Andy Warhol not only saw things differently than most, but his works forced the American public to look at things differently. Once Warhol’s 32 Campbell’s Soup Cans were displayed on the wall of a Los Angeles gallery in 1962, the country became plunged into a Pop Culture controversy that resulted in Warhol becoming the highest priced living artist of the 20th century.
What Warhol did, was to ask us to see things in our culture, like the mass produced and the mundane, and think about how they reflect our values.
At Vertu, we are always on the lookout for fine, authenticated prints by this modern master. His work is still as powerful now as it was when he first began working with silkscreen in 1961.
Here’s a look at some of the Warhol pieces that we have been lucky enough to acquire:
Golden Mushroom Soup
Warhol told a British journalist that his mother made flowers out of tin cans, to get extra money to help support the family. He said that the cans she kept around the house influenced the choice of subject for his Campbell’s Soup paintings. Golden Mushroom Soup was done in 1969, part of the Campbell’s Soup ll series. It’s signed and rubber stamp numbered on verso, part of an edition of 250.
Shortly after the death of Marilyn Monroe, Warhol painted a diptych of Marilyn Monroe and continued to use the faces of celebrities in his work. Marilyn Diptych is part of the permanent collection of the Tate Gallery in London. Based on a 1953 publicity photo for the film Niagara, Warhol uses garish color to highlight the unreality that enhances the cult quality of celebrity.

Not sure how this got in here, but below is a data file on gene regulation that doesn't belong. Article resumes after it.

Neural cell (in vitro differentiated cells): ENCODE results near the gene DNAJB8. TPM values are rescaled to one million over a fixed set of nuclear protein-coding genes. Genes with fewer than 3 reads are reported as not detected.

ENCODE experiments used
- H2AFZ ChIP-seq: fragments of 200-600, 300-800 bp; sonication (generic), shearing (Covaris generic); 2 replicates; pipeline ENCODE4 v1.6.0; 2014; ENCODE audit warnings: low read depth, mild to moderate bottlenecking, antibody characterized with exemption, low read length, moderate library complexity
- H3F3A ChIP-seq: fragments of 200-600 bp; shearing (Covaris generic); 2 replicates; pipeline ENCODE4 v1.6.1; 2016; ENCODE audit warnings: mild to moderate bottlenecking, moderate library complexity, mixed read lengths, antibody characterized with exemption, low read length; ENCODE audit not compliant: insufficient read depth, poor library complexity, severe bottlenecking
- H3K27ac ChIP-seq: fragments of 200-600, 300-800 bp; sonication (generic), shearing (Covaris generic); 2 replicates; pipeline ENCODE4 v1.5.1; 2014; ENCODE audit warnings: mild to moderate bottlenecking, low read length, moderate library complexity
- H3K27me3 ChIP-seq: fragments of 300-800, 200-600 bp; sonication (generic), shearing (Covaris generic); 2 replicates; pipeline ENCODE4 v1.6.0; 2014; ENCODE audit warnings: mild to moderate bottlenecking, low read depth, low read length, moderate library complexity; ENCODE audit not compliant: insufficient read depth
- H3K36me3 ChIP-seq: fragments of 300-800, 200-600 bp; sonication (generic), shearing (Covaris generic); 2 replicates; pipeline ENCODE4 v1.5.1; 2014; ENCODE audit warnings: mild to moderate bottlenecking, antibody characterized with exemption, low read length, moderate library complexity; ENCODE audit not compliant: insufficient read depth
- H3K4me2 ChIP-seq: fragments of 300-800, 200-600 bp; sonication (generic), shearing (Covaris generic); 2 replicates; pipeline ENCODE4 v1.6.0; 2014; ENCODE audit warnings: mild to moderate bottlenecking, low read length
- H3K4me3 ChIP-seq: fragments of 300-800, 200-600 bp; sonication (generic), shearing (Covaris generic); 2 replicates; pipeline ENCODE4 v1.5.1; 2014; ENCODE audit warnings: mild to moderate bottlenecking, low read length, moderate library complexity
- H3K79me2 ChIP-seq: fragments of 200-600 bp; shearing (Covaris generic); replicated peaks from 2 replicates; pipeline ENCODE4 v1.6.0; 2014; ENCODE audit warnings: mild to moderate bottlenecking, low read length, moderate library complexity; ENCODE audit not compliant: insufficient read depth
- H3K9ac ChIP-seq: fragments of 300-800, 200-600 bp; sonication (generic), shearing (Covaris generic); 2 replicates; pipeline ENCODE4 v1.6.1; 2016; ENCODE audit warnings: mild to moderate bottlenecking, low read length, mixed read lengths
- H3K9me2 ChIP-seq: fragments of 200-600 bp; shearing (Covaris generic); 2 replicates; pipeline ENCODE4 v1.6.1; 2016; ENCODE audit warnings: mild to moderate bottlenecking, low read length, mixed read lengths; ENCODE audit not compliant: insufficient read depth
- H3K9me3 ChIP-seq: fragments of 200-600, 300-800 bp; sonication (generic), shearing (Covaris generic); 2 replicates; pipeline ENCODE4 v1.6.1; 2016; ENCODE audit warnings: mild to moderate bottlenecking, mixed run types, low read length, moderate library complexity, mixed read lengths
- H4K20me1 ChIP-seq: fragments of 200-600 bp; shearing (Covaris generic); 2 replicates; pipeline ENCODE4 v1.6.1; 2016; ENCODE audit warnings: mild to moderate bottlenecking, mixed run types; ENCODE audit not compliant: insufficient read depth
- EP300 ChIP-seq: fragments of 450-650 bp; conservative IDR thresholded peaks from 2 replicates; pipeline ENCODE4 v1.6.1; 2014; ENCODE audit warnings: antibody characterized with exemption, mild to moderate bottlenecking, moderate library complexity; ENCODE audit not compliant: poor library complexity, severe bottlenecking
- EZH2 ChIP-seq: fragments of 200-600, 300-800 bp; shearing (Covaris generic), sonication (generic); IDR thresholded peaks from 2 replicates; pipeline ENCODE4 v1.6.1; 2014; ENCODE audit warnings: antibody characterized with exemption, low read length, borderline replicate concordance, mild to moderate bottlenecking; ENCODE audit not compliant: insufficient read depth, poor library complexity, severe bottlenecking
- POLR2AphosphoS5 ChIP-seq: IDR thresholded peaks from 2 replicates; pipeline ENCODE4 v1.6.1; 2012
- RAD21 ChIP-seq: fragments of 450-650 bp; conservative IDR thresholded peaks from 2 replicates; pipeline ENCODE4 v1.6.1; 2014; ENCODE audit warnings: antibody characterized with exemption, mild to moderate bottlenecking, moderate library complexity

The screen prints, Marilyn, in our collection, were done in 1967 and are based on the same publicity photo that inspired Warhol’s first pieces of Marilyn. One is initialed AW 67, the other hand signed. Both are rubber stamped and authenticated on verso, from an edition of 250.
Liz is an offset lithograph, done in 1964, that repeats the theme of celebrity cult, the face that can be contoured and colored away from the ordinary. Liz is ball point pen signed and dated.
Another offset lithograph done in 1964, Flowers uses color to create simple flowers that contrast with the complex grass background. It is signed and dated Andy Warhol 65 on the lower right. This is a wonderful example of Warhol’s talent as a fine artist.
Space Fruit: Still Life (Cantaloupes l)
Done on Lennox Museum Board, Warhol used texture and shadows to develop this riveting still life.
This screenprint was done in 1979, a time when Warhol was pushing the envelope of how the artist views the composition in front of him. In the same way that he used different colors to change the look of a celebrity, or the image of a celerity, Warhol would use the same objects and reposition and relight them to change their look.
The series is fun to look at, and was probably fun to create.
Shoes – Deluxe Edition
Andy Warhol began his career as a commercial artist in New York. He did illustrations for Glamour magazine, Vogue, Tiffany & Co. and designed windows for high-end department stores like Bonwit Teller and I. Miller. Warhol drew and painted pictures of shoes throughout his life. The book, Shoes, Shoes, Shoes is a collection of many of those drawings, along with some of Warhol’s most famous quotes.
Shoes – Deluxe Edition (edition of 10) is a large, stunning screenprint with diamond dust. The beautiful shoes appear to float in and on the texture of the paper.
“My idea of a good picture,” Warhol said, “is one that is in focus and of a famous person.” That sums it up for this screenprint, with diamond dust, of Santa. Talk about great Christmas gift…
More About Andy Warhol
After graduating from the Carnegie Institute of Technology (now Carnegie Mellon University) in 1949 with a degree in Pictorial Design, Andy Warhol headed straight for New York and began his career as a commercial artist. His talent and energy led him to work as a painter, printer, photographer, filmmaker, whose work had an impact on American art and culture. Warhol died in 1987, and his works are still some of the most widely sought after in the world. See more of Warhol’s prints here.
I think that people never die.They just go to department stores.” – Andy Warhol